India will be hosting a United Nations led conference on bio-diversity from next week but is yet to ratify an important global protocol for sharing benefits from using natural resources with people.
In 2010, India signed Nagoya Protocol for a global regime to share benefits of exploitation of bio-diversity with the locals under Convention for Biological Diversity (CBD). Two years later the government is yet to ratify it.
“We will do it very soon. A Cabinet note has been circulated in this regard,” said Environment Minister Jayanthi Natarajan, who will also be president of Conference of 193 countries, except United States, for CBD.
Prime Minister Manmohan Singh will be inaugurating the high level segment starting from October 16 in Hyderabad. A fortnight long conference ending on October 18 will discuss four theme areas including conservation of coastal and marine bio-diversity and implementation of Nagoya Protocol on access and benefit sharing (ABS).
India already has a regime in place for ABS under the National Bio-diversity Act but it has not been very effective. The law notified in 2003 required that should be a state level biodiversity board and a district level monitoring mechanism.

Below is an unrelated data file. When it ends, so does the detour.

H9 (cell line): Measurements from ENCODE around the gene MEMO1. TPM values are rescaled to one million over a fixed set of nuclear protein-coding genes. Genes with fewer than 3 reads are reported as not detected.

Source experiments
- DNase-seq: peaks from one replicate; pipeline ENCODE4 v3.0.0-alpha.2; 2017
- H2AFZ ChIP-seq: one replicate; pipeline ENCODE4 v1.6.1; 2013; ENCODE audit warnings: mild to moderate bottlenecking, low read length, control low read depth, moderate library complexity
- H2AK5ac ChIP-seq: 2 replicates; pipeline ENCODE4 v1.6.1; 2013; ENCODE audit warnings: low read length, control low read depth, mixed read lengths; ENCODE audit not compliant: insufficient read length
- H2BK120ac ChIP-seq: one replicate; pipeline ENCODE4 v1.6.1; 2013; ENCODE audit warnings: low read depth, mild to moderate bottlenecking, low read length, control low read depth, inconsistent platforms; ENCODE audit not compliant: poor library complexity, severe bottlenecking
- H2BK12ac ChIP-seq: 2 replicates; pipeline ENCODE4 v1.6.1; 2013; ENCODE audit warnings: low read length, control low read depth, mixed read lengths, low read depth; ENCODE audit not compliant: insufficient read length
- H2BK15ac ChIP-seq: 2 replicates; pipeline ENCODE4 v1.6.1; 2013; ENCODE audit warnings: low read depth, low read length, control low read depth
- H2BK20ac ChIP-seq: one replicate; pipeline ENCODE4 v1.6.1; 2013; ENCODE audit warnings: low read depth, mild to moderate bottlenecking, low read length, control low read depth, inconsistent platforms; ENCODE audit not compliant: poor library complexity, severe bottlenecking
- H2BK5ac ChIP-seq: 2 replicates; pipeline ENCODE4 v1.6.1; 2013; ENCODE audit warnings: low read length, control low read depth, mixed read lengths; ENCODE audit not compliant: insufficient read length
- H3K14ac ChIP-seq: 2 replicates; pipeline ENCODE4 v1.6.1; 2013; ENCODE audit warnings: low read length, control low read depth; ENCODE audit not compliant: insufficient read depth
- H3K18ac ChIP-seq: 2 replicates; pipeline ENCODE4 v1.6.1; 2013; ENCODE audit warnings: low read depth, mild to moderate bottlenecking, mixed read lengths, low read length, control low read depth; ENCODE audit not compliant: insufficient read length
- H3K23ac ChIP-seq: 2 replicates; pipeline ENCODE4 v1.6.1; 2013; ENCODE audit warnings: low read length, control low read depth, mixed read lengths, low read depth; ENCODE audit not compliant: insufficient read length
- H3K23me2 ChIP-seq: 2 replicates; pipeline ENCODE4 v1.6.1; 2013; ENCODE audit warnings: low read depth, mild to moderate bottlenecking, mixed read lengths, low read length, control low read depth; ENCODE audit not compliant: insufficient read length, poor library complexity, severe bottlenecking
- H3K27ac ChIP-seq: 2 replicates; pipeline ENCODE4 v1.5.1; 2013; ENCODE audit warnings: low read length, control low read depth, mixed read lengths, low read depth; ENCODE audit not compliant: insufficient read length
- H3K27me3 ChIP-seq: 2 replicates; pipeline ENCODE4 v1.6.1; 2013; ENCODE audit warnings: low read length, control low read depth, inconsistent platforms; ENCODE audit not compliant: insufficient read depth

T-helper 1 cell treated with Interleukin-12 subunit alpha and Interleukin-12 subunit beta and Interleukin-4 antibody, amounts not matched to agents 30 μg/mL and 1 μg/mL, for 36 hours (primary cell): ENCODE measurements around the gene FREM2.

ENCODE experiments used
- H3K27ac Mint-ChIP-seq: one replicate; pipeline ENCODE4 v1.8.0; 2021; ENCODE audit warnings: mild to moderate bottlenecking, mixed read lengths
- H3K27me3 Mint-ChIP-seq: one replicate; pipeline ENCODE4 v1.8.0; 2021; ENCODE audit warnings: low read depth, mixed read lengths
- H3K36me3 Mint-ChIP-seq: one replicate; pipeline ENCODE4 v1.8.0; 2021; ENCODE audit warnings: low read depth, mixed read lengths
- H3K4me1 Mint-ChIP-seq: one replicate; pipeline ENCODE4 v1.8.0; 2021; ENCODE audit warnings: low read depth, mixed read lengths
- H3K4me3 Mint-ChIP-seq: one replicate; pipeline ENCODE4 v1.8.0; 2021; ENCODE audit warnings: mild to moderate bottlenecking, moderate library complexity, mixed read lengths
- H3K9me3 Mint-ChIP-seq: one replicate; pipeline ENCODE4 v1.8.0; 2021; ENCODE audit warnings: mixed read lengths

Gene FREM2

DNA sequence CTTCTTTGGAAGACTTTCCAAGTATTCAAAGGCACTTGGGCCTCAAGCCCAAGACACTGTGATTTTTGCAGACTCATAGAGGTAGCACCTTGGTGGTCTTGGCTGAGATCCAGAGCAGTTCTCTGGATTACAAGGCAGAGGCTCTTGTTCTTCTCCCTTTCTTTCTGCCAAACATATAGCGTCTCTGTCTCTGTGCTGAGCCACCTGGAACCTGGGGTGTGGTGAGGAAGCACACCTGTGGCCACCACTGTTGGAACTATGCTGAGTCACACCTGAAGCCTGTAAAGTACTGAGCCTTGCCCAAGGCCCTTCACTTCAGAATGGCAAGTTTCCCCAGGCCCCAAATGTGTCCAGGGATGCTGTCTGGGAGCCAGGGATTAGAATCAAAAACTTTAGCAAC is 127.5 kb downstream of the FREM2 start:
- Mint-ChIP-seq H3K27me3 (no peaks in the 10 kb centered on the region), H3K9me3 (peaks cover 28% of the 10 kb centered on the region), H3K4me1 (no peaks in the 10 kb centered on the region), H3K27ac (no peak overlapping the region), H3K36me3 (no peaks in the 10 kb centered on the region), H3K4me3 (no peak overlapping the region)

While 26 states have notified bio-diversity boards, the district mechanism in most states is missing. “The Madhya Pradesh has done the most,” said the environment ministry’s additional secretary M A Farooqui, admitting that other states have been slow in implementing the provisions of the law.
The Nagoya Protocol stipulates strategic plan for biodiversity 2011-2020 with twenty Aichni bio-diversity targets which include atleast 17 % of terrestrial and inland water (from present 13 %) and 10 % of coastal and marine areas (from present 16 %) are conserved. By 2020, the governments need to halve rate of loss of natural habitats including forests.
As preparations for the conference, a science biodiversity express train was flagged off on June 5. The train covering seven states will end its journey in Hyderabad during the conference. The government will also launch an ambitious scheme that every school kid in India attends at least one bio-diversity camp during his or her schooling days. The ministry plans to set up 700 such camps, Natarajan said.